At center of Charleston church shooting settlement: How a white supremacist got a gun

·2 min read

A month after a white supremacist went on a killing spree inside a historic Black church in downtown Charleston in June 2015, the FBI director at the time admitted something had gone terribly wrong.

Not only were nine Black parishioners dead after attending a weekly Wednesday night Bible study at Charleston’s Emanuel AME Church, but the killer got and used a gun he should never have been allowed to legally obtain.

“The bottom line is clear,” then-FBI director James Comey said at the time, nearly a month after the shooting. “Dylann Roof should not have been able to legally buy that gun that day.”

On Thursday, the federal government announced it had reached an $88 million wrongful death settlement with the families of the nine Black churchgoers murdered by a white nationalist who said he set out to start a race war.

It is now among the largest settlements reached by the FBI.

At the center of the decision was a clerical error that exposed a crack in the federal background check system.

In the wake of the massacre, it came to be known as “the Charleston loophole.”

When Roof went to Shooter’s Choice gun store in West Columbia to buy a firearm in April 2015, legally, the sale should not have gone through.

Roof, who was 21 at the time, had an arrest record for drug use — a prohibiting factor that should have barred him from buying any gun.

However, under current federal law, a gun sale can move forward if a background check isn’t completed within three days.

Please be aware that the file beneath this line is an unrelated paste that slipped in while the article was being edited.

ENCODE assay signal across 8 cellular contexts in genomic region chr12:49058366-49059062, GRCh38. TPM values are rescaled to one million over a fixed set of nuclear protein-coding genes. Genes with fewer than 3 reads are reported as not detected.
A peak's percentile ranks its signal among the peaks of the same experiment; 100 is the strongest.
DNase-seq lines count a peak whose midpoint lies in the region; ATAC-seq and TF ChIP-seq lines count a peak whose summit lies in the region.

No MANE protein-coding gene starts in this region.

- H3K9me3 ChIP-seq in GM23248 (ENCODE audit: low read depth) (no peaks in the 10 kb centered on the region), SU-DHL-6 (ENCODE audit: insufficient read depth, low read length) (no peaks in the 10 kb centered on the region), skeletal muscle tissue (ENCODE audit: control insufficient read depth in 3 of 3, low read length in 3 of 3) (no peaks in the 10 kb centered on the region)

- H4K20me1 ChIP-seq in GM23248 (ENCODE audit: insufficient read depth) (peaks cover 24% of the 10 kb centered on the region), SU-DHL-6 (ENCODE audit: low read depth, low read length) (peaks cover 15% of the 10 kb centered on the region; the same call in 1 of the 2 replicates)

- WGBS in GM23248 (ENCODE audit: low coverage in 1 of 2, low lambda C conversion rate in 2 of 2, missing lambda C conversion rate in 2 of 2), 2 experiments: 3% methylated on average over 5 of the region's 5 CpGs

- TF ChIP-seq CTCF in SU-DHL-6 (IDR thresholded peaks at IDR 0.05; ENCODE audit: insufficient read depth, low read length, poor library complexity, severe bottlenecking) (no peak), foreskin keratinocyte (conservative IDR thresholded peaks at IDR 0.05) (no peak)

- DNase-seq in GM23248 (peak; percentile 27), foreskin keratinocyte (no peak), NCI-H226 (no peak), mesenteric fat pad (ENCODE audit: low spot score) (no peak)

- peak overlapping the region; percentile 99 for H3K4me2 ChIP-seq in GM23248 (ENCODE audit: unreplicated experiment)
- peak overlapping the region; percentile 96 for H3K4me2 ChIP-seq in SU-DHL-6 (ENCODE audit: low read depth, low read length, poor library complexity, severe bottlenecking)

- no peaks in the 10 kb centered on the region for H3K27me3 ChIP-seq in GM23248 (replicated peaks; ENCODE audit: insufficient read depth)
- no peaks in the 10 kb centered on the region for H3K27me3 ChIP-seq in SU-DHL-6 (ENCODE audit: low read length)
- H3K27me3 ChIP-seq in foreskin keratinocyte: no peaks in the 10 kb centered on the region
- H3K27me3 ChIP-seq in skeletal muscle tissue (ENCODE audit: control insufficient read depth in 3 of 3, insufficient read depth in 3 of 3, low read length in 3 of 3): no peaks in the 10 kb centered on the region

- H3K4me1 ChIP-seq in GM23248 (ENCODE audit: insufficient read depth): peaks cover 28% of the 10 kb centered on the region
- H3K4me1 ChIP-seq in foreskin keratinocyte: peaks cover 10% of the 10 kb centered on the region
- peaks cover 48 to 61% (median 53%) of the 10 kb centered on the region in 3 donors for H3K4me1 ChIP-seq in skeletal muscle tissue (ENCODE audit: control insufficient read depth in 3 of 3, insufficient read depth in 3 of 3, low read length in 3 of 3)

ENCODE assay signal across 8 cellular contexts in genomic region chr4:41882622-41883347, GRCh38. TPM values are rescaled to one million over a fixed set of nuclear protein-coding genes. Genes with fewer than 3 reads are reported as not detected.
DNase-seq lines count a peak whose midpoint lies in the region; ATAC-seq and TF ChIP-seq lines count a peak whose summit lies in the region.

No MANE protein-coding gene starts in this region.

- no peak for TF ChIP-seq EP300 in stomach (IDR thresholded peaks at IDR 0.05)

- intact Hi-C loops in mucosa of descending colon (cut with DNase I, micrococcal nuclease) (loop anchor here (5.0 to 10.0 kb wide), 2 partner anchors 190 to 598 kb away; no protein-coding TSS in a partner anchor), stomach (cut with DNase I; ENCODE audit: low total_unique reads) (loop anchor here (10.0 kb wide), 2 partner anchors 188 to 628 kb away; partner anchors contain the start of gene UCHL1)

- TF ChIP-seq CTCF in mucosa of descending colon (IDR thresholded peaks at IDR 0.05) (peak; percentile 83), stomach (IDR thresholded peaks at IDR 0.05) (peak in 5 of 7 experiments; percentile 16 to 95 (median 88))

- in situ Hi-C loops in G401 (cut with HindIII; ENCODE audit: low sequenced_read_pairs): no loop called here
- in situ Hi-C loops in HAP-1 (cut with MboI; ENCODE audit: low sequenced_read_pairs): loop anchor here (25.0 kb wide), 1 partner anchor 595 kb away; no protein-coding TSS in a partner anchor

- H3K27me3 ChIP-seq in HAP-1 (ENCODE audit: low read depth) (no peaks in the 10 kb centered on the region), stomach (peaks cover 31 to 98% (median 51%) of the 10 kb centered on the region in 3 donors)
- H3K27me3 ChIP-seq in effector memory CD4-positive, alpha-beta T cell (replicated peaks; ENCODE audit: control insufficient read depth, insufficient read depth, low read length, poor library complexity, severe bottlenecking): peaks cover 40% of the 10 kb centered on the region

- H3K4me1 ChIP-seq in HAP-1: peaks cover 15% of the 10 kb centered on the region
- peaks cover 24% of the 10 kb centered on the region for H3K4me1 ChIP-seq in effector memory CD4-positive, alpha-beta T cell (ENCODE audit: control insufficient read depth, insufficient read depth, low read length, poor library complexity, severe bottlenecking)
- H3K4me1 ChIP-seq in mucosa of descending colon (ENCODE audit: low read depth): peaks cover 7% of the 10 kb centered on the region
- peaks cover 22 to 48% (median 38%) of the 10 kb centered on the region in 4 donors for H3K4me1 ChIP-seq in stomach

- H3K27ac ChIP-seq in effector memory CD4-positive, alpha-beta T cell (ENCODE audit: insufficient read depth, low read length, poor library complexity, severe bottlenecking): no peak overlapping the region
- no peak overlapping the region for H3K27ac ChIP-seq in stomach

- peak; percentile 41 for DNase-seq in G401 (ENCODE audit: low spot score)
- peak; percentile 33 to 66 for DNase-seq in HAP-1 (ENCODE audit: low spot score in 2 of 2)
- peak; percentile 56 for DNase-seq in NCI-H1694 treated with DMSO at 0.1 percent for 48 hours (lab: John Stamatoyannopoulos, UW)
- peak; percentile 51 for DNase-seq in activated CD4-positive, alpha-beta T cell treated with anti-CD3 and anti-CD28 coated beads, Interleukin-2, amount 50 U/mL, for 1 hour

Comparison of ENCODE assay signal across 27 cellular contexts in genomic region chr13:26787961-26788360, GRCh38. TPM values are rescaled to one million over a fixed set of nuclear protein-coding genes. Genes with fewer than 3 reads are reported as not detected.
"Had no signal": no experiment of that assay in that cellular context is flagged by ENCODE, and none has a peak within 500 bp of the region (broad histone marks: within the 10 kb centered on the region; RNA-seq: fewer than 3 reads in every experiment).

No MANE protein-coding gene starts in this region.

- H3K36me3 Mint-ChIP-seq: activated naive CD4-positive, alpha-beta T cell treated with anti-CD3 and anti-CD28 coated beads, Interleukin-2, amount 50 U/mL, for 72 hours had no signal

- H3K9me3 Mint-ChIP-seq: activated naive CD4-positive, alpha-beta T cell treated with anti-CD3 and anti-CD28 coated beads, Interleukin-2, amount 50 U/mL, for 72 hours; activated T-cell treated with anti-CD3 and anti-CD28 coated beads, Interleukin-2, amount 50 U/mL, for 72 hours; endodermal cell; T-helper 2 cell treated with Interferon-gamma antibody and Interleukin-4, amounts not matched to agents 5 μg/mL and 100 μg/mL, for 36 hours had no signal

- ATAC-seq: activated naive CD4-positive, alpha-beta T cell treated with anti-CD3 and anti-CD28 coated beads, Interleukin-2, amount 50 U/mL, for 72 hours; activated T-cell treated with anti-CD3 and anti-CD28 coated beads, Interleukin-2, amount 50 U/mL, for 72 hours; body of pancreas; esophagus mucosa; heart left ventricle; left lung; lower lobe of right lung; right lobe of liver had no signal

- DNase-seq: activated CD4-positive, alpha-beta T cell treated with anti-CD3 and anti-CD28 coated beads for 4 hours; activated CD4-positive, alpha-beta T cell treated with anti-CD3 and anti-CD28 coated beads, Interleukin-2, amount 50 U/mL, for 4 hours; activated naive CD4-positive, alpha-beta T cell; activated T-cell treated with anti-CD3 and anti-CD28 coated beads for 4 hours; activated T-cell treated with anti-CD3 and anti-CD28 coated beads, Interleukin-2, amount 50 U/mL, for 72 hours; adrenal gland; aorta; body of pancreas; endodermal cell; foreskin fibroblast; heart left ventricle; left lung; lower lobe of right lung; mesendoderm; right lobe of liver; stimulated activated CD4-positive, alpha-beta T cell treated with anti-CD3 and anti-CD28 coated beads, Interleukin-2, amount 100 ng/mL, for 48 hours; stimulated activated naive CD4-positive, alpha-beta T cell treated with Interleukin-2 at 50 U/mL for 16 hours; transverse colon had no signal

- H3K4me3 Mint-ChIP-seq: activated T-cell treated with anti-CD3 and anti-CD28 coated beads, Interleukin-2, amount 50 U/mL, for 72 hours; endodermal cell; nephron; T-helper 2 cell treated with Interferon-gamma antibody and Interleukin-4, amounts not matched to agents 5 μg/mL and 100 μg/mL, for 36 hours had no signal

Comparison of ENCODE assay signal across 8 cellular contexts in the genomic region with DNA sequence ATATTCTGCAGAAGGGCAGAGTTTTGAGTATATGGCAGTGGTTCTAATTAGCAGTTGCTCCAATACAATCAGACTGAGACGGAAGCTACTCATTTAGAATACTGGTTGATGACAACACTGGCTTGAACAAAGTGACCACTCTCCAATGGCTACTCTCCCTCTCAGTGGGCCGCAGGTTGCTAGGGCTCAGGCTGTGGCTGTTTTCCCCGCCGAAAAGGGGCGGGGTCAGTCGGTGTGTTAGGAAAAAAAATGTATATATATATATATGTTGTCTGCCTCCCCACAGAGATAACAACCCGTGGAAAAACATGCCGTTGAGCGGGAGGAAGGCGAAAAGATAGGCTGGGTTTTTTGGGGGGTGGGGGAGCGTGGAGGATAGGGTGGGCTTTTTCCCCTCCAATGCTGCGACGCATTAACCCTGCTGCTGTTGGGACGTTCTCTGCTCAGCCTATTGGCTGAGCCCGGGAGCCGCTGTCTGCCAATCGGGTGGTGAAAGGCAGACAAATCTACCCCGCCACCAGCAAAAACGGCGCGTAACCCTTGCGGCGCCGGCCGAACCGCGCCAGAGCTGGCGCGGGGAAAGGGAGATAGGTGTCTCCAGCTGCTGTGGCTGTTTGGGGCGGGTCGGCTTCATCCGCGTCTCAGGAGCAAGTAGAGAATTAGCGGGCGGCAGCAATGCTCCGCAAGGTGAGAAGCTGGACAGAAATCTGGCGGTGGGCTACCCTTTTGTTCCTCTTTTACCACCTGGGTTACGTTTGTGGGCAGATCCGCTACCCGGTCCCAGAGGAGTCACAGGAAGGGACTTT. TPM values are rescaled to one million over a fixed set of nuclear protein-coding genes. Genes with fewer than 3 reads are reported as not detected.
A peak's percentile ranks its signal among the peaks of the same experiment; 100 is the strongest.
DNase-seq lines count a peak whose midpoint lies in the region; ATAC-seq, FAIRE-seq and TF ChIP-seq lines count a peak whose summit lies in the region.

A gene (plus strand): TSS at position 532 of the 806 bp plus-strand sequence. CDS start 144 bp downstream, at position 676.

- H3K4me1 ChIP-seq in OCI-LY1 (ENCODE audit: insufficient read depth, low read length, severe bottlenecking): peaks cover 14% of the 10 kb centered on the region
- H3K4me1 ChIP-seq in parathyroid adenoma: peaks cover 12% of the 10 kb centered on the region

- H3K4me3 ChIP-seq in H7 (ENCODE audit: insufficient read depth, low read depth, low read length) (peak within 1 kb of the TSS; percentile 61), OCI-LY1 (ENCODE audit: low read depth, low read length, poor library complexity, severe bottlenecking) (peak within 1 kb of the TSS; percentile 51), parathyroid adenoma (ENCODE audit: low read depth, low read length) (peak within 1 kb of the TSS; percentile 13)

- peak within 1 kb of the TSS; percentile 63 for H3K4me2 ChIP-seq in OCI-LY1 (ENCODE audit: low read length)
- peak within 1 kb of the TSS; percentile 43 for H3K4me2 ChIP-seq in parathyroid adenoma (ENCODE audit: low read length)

And so, because Roof’s background check went unfinished after the three-day waiting period, he was able to pick up the .45-caliber Glock pistol.

Two months later, he used that gun to kill nine people in the 2015 hate crime at Mother Emanuel Church.

In lawsuits filed by the families and three adult survivors in the year after the mass shooting, they alleged that the FBI was negligent in performing a background check on the man who killed their loved ones.

As those suits wound through the court system, though, lawmakers tried to pass legislation. However, those attempts have so far been unsuccessful.

Roof is currently on federal death row in Indiana.

Roof was sentenced to death in January 2017 by a federal jury in Charleston, becoming the first person in the U.S. sentenced to death for a federal hate crime.

It took the jury less than three hours to decide on the death penalty. U.S. District Judge Richard Gergel presided.

Roof’s most recent attempt to appeal his death penalty sentence failed this summer.

A three-judge panel on the Fourth Circuit Court of Appeals wrote in their decision, “His crimes qualify him for the harshest penalty that a just society can impose.”

This is a developing story. Check back for updates.

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